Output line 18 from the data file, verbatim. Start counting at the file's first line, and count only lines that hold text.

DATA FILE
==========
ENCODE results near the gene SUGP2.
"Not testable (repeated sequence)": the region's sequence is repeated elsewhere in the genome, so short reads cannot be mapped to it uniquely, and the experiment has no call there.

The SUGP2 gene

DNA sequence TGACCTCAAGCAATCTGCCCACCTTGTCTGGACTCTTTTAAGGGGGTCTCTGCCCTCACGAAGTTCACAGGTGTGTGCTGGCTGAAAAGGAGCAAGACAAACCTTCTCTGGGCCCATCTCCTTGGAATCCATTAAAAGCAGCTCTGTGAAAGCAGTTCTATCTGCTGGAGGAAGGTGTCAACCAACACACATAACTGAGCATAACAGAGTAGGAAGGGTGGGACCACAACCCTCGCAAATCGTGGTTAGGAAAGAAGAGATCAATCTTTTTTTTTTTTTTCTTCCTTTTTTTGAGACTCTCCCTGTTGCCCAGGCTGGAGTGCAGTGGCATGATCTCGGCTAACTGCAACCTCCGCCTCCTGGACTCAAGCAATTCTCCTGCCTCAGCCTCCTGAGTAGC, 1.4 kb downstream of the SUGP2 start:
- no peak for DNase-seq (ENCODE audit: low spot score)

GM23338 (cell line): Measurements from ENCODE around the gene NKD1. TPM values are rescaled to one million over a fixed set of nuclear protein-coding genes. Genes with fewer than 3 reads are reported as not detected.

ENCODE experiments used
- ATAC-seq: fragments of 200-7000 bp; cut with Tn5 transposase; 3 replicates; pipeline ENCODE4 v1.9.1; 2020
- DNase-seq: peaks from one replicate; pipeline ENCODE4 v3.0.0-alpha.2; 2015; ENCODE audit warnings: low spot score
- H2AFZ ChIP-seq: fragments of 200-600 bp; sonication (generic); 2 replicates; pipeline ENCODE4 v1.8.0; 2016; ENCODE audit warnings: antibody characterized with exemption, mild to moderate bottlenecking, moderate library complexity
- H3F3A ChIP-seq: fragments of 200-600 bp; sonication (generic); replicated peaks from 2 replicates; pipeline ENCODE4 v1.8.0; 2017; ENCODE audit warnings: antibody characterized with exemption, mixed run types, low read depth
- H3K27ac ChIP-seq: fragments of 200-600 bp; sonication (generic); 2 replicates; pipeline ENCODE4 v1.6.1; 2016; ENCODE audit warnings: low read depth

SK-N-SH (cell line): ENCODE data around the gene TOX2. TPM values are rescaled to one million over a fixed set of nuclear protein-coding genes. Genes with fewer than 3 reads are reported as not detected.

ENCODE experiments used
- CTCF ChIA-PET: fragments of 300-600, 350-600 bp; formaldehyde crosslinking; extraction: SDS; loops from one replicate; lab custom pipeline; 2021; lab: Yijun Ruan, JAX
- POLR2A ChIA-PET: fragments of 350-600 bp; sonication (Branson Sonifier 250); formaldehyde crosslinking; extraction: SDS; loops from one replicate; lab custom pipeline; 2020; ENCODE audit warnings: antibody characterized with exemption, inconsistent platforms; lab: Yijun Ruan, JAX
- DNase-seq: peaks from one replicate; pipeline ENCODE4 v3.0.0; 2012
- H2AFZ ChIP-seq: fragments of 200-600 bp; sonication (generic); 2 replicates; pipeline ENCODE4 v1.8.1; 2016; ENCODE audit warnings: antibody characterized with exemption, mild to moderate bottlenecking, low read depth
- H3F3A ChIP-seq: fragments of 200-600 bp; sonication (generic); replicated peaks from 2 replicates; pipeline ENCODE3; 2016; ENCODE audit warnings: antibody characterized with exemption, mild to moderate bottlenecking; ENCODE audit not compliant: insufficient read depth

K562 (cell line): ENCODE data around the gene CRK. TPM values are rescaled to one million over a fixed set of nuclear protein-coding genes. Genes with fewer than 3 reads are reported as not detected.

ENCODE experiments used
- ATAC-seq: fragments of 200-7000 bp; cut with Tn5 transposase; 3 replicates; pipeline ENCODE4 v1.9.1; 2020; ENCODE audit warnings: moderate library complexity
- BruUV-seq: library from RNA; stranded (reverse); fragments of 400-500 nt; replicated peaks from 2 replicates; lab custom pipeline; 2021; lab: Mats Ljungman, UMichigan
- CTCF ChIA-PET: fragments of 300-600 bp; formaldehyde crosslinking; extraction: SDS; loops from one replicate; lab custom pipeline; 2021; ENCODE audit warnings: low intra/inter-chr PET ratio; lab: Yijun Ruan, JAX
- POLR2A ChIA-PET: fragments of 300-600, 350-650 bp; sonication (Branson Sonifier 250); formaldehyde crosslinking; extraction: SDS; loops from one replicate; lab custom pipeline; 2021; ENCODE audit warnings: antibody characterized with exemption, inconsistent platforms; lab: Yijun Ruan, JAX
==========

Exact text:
- H2AFZ ChIP-seq: fragments of 200-600 bp; sonication (generic); 2 replicates; pipeline ENCODE4 v1.8.1; 2016; ENCODE audit warnings: antibody characterized with exemption, mild to moderate bottlenecking, low read depth